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Company Incorporation in Italy

Expanding your business to Italy comes with many benefits. As a member of the European Union (EU), your company will have access to the entire Eurozone. The country also has a strategic location; neighboring the Mediterranean Sea which gives it access to North Africa and the Middle East, also very lucrative markets.

 Adding to that, Italy’s government offers several tax incentives and credits that benefit foreign direct investments. Finally, Italy is considered one of the largest manufacturing countries within Europe. By setting up shop in the country, you will have access to the robust manufacturing resources that Italy has to offer.

 Read on to learn more about the types of business entities in Italy and how you can incorporate your company.


Types of Business Entities in Italy


Sole Proprietorship

 A sole proprietorship is the simplest form of company that is available to single business owners. This structure has the lowest amount of requirements, and there is no minimum capital requirements. The only condition for a sole proprietorship is that the company’s name has to include the business owner’s name. You can also register your business name with Italy’s intellectual property office as an additional measure for added security.

 The main benefit of a sole proprietorship is that the business owner is the sole beneficiary of the company’s income. Furthermore, the business owner will only be taxed once. They only need to pay for their personal income tax.

 Its primary disadvantage is that the business owner is liable for all the debts and damages incurred by the company.


General Partnership or Società in nome collettivo (S.n.c.)


An S.n.c is similar to a sole proprietorship regarding the minimum requirements needed to establish the business structure. There are no minimum capital requirements. You only need a partnership agreement with at least two partners and a company name to establish a general partnership.

The partners will have complete control over the direction and management of the company. Like a sole proprietorship, an s.n.c. has unlimited liability. This means that partners will be personally liable for any debts and damages incurred by the business.


Limited Partnership or Società in accomandita semplice (S.a.s.)


A limited partnership has the same requirements as a general partnership. The thing that differentiates the two entities is that an S.a.s. features two different types of partners: a general partner and a limited partner.

The general partner is the person who dictates the general management and direction of the company. On the other hand, limited partners will effectively just be shareholders who act as an investor in the business.

The general partner will receive unlimited liability, while limited partners will only be liable for the amount of money they invested into the company.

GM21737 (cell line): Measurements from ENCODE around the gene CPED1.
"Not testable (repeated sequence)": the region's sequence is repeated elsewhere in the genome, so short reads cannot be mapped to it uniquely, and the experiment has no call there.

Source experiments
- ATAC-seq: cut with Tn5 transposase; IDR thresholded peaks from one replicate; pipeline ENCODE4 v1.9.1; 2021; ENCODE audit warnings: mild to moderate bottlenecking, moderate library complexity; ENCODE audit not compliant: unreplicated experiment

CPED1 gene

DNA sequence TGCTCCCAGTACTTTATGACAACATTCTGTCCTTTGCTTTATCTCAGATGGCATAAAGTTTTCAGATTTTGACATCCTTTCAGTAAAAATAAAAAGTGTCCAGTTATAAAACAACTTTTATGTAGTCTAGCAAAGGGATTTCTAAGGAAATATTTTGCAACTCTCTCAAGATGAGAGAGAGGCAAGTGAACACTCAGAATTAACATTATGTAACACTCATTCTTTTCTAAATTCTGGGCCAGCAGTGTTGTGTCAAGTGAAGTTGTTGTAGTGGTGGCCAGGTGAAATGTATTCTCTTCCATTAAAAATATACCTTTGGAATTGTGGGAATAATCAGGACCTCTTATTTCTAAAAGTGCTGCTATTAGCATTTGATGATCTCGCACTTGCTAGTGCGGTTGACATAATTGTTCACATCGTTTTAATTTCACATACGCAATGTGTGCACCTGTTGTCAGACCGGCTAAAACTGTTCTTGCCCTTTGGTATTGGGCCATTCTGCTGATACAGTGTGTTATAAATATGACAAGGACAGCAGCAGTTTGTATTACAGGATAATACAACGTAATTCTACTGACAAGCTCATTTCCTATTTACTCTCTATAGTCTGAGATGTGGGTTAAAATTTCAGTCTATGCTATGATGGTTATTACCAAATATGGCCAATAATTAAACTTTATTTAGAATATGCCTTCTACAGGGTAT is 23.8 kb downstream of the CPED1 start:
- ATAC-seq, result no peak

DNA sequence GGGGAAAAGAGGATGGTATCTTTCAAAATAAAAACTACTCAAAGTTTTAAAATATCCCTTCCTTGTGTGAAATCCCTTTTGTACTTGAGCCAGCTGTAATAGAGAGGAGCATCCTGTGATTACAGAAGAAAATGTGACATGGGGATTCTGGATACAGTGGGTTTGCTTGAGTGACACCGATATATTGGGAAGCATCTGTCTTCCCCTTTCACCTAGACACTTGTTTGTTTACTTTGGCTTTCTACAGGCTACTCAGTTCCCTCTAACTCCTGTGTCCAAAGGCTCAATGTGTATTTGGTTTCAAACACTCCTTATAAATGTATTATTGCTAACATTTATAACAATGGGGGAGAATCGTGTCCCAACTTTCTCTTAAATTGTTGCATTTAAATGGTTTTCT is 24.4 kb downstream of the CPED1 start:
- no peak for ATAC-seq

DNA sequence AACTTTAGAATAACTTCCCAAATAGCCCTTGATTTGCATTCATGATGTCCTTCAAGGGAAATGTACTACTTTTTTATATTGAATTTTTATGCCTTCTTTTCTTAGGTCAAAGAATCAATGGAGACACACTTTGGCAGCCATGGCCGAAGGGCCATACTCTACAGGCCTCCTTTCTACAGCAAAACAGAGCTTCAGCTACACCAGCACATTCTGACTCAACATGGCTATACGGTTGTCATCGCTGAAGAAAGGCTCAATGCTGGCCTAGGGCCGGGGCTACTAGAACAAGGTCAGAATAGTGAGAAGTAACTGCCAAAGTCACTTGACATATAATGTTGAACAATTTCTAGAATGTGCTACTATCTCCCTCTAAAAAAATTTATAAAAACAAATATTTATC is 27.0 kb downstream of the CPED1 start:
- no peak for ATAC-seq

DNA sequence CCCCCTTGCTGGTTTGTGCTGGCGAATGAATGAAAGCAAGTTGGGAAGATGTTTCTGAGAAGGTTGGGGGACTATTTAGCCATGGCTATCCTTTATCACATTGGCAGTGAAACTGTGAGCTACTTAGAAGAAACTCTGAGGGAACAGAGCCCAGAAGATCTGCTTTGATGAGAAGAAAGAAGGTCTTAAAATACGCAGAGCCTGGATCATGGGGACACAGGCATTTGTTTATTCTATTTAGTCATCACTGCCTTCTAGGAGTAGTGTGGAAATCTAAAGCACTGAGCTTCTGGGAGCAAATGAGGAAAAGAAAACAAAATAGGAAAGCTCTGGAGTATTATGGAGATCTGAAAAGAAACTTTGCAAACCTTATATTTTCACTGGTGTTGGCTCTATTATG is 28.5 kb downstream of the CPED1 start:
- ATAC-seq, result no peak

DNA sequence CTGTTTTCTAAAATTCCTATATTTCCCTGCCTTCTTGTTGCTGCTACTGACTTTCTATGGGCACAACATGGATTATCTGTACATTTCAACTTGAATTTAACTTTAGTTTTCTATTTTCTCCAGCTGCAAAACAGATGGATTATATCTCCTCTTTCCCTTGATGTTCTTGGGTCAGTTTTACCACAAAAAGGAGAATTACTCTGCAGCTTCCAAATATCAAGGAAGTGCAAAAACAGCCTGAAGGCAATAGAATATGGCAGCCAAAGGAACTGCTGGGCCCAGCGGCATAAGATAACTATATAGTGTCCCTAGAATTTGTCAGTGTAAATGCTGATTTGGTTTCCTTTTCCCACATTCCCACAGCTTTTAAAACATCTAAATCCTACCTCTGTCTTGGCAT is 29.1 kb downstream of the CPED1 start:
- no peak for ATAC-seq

Limited Liability Company or Società a responsabilità limitata or (S.r.l.)


The limited liability company is the most common and popular business entity for small and medium businesses in Italy. An S.r.l. is required by Italian law to have a minimum capital investment of €10,000.

There is also a simplified S.r.l. which has less stringent requirements. For a simplified S.r.l., shareholders need to be individuals and cannot be other companies. Its initial share capital cannot exceed €10,000. Finally, simplified S.r.l.s can only use standard articles of incorporation, which cannot have amendments.

The company must have at least one shareholder and one director. Neither the shareholder nor director needs to be residents of Italy. However, the company needs to have a registered address in Italy, and it must obtain a certified email address. The director of the company also needs to obtain a tax identification number (Codice fiscale).

The primary advantage of a limited liability company is that the shareholders are liable only to the amount they invested into the company.


Joint Stock Company/Public Limited Liability Company or Società per azioni (S.p.a.)


This form of business entity is most appropriate for larger companies. An S.p.a. must have at least one director and requires a minimum capital of €120,000. Shareholders must have a minimum share capital of €50,000.

In a joint-stock company, the board of directors will decide the day-to-day activities and general direction of the business. This entity is the only business entity in Italy that can be listed on the stock exchange.

Much like a limited liability company, an S.p.a. benefits from limited liability wherein shareholders are liable only to the amount of their investment.   


Process of Incorporating a Company in Italy


Check out the general process of registering a business in Italy below. Take note that depending on the type of business entity you want to set up, you may have to submit other documents.

  1. Establish the articles of incorporation and the memorandum of association.
  2. Execute the articles of incorporation with a registered public notary as a witness.
  3. Obtain and activate an official company email address.
  4. Open an official company bank account and deposit at least 25% of the company’s capital.
  5. Submit the notarized articles of incorporation to the Register of Enterprises, who will then issue the company registration number.
  6. Acquire VAT, tax identification number (Codice fiscale), and accounting books from the Italian Tax Revenue Agency.
  7. Register the company with the Istituto Nazionale della Previdenza Sociale (INPS).
  8. Notify the local municipal office that the business has started operations
  9. Register employees with the Provincial Labor Office.

 Looking for further information, director or assistance? Reach out to the experts at INS Global today.


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